My students used the timelines to plot events listed in assignments. Some students printed the sheets and wrote directly on them. Some students added to the timelines using drawing software, or using the mark-up tools within Adobe Acrobat. But if you wanted to go all out, you could print the forms out in mega-huge format, post them on the classroom wall, and stick on images or text to mark events.

Or you could turn them into PowerPoint backgrounds and have students build presentations on top of them.

Or you could make them SUPER-mega-huge in drawing software, decorate them all up with whats and whens, then print a poster.

Whatever you do, send pictures!

Categories: Assessment, Challenges, Science and such, Teaching strategies | Tags: , , , , | Leave a comment

The Mission (Geo)Impossible Scavenger Hunt

It was a Saturday morning like any other and my husband and I were enjoying a cup of coffee while he channel surfed to find a program related to disassembling and reassembling automobiles. He paused on a channel showing the movie Smokey and the Bandit, a classic film from 1977 about an epic beer run between Atlanta and Texarkana. “I wonder if I drove that road,” he said.

So we looked at Google Earth and found that there were two possible highways that Smokey and the Bandit could have used to move their beer. And then I saw it: the intervening space had a variety of superposed plunging folds. The seed for Mission (Geo)Impossible was planted the moment I began to wonder how I might lead students on a path to make that discovery for themselves. I don’t recall whether it was I or my husband who came up with the actual notion of torturing challenging students with a scavenger hunt for information, but it certainly appealed to my nefarious side.

What is it, exactly?

Download the handout here.

Mission (Geo)Impossible is a series of 19 quests that teams of students complete for extra credit. Why 19? I like prime numbers. 17 seemed to few, and 23 was too many. The first time around the optimal number of quests was one of many unconstrained variables. Why extra credit? Because when I make up the quests I honestly have no idea whether students will be able to do them. They are meant to be challenging problems, and are of a type that I’ve never seen as part of an assessment or activity. Students go into this knowing it will be difficult (I make sure they know), and do so by their own choice so I can feel a little less guilty about how hard they work.

Why on Earth would students want to do this?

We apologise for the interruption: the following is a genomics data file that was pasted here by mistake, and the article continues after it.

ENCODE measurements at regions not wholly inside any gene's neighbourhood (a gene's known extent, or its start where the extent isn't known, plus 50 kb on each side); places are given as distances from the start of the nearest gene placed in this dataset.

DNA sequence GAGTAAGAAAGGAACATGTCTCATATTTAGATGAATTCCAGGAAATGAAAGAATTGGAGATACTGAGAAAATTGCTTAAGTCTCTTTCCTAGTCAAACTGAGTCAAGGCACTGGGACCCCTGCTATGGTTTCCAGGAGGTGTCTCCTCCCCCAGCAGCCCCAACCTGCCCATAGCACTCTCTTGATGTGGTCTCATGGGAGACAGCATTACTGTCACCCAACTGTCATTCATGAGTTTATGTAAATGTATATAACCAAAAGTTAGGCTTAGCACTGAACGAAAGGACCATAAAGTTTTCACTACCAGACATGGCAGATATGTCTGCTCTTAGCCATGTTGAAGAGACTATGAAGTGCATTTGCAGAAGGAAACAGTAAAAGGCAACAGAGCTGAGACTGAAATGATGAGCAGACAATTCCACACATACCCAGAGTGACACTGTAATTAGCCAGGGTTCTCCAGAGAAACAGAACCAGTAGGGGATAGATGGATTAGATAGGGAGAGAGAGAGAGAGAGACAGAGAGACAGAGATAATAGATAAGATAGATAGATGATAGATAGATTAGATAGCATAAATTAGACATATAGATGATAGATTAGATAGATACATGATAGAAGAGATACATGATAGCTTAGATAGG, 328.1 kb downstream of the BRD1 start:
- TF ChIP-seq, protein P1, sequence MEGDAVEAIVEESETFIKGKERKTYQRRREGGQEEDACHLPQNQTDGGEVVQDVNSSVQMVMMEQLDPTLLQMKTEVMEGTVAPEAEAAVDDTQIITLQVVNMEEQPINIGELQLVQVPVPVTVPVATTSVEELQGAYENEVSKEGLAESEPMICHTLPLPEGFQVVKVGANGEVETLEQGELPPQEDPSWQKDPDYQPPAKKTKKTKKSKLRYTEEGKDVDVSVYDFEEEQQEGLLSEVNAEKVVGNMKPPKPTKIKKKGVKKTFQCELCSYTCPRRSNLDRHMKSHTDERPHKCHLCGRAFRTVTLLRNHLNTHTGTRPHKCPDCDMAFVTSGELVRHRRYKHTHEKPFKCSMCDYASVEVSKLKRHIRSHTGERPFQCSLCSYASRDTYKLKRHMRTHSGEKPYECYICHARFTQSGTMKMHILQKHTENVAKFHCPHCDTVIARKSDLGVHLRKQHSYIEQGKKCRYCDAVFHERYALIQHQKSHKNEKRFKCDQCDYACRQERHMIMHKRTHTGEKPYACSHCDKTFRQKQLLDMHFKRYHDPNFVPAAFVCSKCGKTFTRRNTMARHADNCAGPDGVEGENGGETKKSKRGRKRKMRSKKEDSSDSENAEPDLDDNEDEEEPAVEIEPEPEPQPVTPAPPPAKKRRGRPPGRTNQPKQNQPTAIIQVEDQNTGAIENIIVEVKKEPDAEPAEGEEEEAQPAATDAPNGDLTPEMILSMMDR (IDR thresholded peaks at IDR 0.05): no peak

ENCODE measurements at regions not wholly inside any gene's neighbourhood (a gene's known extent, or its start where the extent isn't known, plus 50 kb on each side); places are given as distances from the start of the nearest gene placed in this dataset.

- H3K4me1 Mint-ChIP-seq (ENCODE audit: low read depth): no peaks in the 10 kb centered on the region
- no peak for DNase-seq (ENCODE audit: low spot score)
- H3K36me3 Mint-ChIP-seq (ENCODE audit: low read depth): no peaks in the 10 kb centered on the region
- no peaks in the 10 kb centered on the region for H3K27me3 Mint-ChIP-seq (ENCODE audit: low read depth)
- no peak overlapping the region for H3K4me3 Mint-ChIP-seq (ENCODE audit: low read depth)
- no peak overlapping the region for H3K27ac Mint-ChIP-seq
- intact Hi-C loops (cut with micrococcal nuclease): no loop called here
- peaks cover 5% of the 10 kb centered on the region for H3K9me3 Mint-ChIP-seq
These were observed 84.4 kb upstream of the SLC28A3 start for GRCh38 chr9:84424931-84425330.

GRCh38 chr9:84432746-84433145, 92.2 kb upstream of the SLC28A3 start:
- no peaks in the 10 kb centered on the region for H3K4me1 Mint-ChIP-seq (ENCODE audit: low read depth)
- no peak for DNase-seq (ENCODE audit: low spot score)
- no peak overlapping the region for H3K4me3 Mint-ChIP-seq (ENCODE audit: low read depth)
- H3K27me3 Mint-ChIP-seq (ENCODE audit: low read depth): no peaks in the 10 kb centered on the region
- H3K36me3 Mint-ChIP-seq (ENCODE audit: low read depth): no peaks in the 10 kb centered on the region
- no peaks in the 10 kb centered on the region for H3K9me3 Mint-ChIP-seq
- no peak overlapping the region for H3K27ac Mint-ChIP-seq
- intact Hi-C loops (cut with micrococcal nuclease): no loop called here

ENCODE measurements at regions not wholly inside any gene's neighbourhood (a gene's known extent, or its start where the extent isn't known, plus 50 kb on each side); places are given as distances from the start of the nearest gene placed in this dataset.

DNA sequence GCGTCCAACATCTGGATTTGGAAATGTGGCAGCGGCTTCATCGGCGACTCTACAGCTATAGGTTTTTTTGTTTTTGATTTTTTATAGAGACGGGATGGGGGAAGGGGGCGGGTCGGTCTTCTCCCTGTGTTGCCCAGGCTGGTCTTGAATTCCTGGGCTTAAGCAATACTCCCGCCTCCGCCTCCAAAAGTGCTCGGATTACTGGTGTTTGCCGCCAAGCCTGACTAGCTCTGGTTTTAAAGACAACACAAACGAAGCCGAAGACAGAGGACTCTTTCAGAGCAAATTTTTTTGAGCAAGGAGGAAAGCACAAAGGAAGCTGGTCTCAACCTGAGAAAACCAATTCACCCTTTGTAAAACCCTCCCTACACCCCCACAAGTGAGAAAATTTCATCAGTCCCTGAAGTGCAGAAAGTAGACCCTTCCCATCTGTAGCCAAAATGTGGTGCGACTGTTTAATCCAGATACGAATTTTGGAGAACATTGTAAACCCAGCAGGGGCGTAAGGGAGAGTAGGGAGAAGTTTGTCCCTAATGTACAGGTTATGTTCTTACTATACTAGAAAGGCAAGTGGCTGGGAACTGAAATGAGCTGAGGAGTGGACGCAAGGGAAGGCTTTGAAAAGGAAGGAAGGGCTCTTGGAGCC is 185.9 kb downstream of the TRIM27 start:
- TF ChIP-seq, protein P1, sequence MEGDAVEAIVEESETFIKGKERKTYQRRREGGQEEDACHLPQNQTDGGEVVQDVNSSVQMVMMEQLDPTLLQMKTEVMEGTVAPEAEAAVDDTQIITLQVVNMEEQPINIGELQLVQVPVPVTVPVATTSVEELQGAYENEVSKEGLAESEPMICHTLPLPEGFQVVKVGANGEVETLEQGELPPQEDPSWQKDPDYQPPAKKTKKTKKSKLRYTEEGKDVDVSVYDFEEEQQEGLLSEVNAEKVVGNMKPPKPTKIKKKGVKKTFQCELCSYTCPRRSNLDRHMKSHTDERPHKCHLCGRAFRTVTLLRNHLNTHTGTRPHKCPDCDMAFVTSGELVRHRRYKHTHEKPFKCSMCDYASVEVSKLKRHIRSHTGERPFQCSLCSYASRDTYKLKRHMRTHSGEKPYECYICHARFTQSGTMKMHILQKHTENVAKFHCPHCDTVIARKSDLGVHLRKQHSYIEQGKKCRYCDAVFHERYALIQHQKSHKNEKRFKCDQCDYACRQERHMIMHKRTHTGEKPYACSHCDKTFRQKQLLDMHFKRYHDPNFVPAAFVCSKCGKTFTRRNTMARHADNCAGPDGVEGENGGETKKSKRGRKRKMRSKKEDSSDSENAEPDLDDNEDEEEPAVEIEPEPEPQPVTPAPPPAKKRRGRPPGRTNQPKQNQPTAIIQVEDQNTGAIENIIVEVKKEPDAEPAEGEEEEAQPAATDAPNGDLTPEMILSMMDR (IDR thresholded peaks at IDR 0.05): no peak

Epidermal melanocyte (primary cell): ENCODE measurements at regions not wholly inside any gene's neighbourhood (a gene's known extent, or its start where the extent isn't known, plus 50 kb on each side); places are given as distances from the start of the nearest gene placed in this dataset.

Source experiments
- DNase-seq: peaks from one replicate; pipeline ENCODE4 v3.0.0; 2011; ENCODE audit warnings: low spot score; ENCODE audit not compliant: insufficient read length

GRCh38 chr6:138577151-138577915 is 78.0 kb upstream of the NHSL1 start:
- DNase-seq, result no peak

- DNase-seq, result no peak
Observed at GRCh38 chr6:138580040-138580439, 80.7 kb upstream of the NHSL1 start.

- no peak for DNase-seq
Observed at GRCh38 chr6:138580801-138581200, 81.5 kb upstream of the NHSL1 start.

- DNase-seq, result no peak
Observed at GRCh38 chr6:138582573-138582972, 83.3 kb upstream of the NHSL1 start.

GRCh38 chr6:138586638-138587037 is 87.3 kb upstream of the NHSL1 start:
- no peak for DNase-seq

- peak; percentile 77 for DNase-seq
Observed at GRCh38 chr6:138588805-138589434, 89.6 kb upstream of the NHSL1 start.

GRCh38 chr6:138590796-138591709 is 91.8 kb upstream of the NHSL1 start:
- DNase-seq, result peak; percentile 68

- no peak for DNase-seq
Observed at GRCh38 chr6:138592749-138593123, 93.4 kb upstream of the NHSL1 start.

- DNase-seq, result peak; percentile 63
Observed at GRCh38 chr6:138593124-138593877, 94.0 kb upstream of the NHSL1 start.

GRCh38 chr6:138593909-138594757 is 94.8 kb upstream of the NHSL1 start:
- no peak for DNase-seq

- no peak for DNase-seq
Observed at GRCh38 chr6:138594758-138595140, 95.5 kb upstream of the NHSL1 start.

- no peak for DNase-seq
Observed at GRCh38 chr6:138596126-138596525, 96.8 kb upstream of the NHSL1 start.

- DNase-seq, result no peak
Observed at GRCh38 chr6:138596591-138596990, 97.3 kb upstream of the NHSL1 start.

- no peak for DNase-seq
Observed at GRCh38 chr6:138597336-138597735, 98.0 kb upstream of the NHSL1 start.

The enticement for them to try Mission (Geo)Impossible is a substantial bonus on their final grade. If their team completes all 19 quests, 2.5% is added to their grade. That means a 60% becomes a 62.5%. If their team finishes first, they get another 2.5% for a total of 5%.

That might seem like a lot, and I wrestled with whether this was appropriate or not, but in the end I decided it was legitimate for three reasons. First, it is a term-long project and they work very hard on it. Second, to complete it they must learn a lot of geology and do synthesis tasks at a level that I would never ask of students in an introductory physical geology class under other circumstances. Finally, I’ve applied similar curves to final grades, and with serious misgivings. To my mind, this extra credit work is a heck of a lot more legitimate than bumping grades so the class average falls in the magical 60% to 65% range.

I also try to entice them by imbuing the whole undertaking with a spirit of playful competition. Students are competing with me- I tell them I designed the quests to mess with them (true), and challenge them to beat me. They are also competing with their classmates. There is a bit of secret agent role-playing, too. It is Mission (Geo)Impossible, after all. They “activate” their teams by emailing a team name and roster to Mission (Geo)Impossible Command Central, and there is a Quest Master who confirms their activation.

How does it work?

The mechanics of the scavenger hunt are designed to keep the level of work manageable for me, to keep my interactions with teams as fair as possible, and also to leave students to their own devices. Those devices turn out to be very good, and likely better than students realize themselves, which is a big reason why I like this activity.